Facebook is the most visited website across the globe with over 27 billion visits per month. If not in India, about 62 percent of population in the United States use Facebook as their primary news source. However, in India, people still rely primarly on newspapers and news channels which is no doubt a better and more reliable source. The reason we are saying this is because recently, just after the US presidential elections, Facebook was accused of showing fake stories in favour of one of the candidates which reportedly effected the election pattern and results.
Another example of the fake news episode is the rumour about presence of ‘Nano GPS Chip’ in the new Rs 2000 note which was highly discussed on the social media platform.
One reason behind this fake news saga is that everything you see on Facebook is based on an algorithm. So the News Feed, for example, is based on the algorithm and no human intervention is there. In fact, the latest Trending column is also controlled by an algorithm. So there was always a tendency that the news shared on Facebook can be fake.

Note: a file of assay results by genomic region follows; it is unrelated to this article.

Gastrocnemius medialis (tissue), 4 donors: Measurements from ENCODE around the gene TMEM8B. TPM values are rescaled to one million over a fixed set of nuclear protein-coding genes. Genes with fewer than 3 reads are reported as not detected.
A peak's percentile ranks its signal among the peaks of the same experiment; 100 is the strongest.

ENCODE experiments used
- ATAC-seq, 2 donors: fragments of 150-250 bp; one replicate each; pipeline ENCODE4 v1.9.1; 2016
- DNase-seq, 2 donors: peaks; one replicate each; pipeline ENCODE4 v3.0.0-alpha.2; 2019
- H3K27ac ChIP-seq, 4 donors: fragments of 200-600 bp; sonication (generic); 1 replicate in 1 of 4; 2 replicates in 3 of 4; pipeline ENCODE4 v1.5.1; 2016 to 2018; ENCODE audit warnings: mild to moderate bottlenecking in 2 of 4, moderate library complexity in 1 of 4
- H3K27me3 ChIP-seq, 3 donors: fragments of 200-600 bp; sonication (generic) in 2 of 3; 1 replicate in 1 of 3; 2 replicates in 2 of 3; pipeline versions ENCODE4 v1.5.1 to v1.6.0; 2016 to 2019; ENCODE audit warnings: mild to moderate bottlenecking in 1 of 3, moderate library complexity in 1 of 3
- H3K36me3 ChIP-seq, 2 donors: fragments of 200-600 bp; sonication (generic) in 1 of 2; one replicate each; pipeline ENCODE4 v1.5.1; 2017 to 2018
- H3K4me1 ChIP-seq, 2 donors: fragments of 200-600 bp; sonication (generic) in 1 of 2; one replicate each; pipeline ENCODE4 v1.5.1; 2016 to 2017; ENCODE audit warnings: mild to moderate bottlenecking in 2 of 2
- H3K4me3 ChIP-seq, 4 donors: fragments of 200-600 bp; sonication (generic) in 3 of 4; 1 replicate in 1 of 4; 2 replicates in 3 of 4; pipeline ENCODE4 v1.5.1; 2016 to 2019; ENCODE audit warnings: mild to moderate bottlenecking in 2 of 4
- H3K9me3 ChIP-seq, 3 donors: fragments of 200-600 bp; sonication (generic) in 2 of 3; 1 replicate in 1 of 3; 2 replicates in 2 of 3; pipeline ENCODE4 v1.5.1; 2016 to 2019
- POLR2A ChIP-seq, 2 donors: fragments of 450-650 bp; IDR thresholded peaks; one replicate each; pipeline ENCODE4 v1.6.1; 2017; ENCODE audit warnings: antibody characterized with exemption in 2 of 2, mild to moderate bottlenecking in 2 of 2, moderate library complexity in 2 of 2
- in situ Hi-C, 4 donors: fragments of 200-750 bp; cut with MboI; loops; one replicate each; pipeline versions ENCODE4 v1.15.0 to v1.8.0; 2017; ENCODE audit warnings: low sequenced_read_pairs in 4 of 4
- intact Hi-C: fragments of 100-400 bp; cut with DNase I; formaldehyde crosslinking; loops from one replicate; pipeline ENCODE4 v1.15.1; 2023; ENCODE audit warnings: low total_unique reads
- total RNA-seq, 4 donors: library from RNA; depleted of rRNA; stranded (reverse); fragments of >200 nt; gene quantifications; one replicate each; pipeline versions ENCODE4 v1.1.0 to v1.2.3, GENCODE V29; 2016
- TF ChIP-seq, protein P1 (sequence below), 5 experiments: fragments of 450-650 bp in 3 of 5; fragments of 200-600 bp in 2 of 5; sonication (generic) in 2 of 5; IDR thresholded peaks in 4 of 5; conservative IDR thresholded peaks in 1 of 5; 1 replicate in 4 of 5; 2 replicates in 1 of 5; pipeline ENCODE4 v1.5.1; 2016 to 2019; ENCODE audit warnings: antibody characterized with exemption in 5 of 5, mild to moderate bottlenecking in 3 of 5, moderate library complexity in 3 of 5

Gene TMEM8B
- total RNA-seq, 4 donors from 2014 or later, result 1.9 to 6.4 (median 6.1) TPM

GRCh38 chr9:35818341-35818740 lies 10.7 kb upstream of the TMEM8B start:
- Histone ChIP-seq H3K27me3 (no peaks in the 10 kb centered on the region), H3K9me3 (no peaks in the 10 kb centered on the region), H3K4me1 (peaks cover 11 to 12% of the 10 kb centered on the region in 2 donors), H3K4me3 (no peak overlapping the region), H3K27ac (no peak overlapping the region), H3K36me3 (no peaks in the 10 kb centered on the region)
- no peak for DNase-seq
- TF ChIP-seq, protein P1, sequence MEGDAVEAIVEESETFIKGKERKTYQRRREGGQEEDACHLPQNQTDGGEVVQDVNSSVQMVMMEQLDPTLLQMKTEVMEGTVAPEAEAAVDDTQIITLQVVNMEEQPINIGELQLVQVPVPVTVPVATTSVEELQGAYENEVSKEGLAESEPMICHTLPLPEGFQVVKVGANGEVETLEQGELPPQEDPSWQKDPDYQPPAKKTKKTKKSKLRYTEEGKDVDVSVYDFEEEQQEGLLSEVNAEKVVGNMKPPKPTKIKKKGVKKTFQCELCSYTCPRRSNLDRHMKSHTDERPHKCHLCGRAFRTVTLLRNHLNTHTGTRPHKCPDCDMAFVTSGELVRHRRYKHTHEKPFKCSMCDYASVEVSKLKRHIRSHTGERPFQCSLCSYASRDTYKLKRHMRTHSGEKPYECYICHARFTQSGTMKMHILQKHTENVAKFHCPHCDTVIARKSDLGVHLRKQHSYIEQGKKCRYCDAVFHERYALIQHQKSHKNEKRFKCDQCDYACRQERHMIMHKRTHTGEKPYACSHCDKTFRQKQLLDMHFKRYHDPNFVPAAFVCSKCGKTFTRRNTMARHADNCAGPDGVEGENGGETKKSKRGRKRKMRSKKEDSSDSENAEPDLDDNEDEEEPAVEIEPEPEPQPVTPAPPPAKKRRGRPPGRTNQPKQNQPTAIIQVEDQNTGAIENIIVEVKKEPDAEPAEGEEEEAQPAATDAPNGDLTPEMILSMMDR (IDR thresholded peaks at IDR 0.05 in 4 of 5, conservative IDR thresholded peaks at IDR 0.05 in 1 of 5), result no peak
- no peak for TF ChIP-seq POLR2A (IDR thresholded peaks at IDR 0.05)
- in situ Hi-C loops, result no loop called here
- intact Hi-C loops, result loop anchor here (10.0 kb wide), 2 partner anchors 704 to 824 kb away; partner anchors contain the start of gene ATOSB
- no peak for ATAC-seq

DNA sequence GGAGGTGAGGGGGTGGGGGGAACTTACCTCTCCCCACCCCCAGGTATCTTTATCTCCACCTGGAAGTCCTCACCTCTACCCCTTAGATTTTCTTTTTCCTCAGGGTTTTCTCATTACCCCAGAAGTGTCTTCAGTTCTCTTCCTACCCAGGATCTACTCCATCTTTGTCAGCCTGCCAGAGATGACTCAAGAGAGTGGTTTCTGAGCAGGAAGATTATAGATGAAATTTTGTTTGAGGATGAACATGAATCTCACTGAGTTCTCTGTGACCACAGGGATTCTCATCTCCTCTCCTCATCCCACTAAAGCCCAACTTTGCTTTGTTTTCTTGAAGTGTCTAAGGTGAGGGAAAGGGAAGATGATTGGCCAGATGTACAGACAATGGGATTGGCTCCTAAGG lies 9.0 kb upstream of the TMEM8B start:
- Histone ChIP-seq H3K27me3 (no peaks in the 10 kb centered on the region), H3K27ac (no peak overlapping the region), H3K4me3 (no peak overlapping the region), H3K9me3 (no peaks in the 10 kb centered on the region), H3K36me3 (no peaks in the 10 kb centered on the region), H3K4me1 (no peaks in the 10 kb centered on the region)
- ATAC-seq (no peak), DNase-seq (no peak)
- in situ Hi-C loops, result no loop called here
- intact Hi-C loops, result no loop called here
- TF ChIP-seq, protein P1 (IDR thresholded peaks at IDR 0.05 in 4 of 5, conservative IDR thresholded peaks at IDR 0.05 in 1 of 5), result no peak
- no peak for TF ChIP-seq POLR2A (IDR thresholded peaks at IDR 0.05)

CEO Mark Zuckerberg had declined that Facebook played a role in spreading fake news and termed this idea “crazy”. To lessen the criticism, Facebook decided to ban sites that post fake news from using its advertising network to make money.
Further, soon Mark Zuckerberg, CEO Facebook came out with his statement mentioning several methods to curb this issue.
“We take misinformation seriously,” The Guardian cited Zuckerberg’s post on Saturday as saying.
“We know people want accurate information. We’ve been working on this problem for a long time and we take this responsibility seriously,” the Facebook CEO said.
In our opinion, it is unfair on the part of Facebook getting blamed for this. The first go-to method to get rid of the fake news is not depending on Facebook for news. Facebook is a social network website and not a news portal. People should start using other reliable sources to gather news and happenings around the world.
Keeping self-resistance aside, four students have now developed a new algorithm in the form of Chrome extension which will display which stories are verified and which are not. The team (FiB) consisting Nabanita De, Anant Goel, Qinglin Chen and Mark Craft went on to become the winners of hackathon held at Princeton University when they were posed with the recent fake news issue.
Interestingly, they managed to build the algorithm in just 36 hours and claim that it is an open-source project which means other developers with working development knowledge can further help improve this project.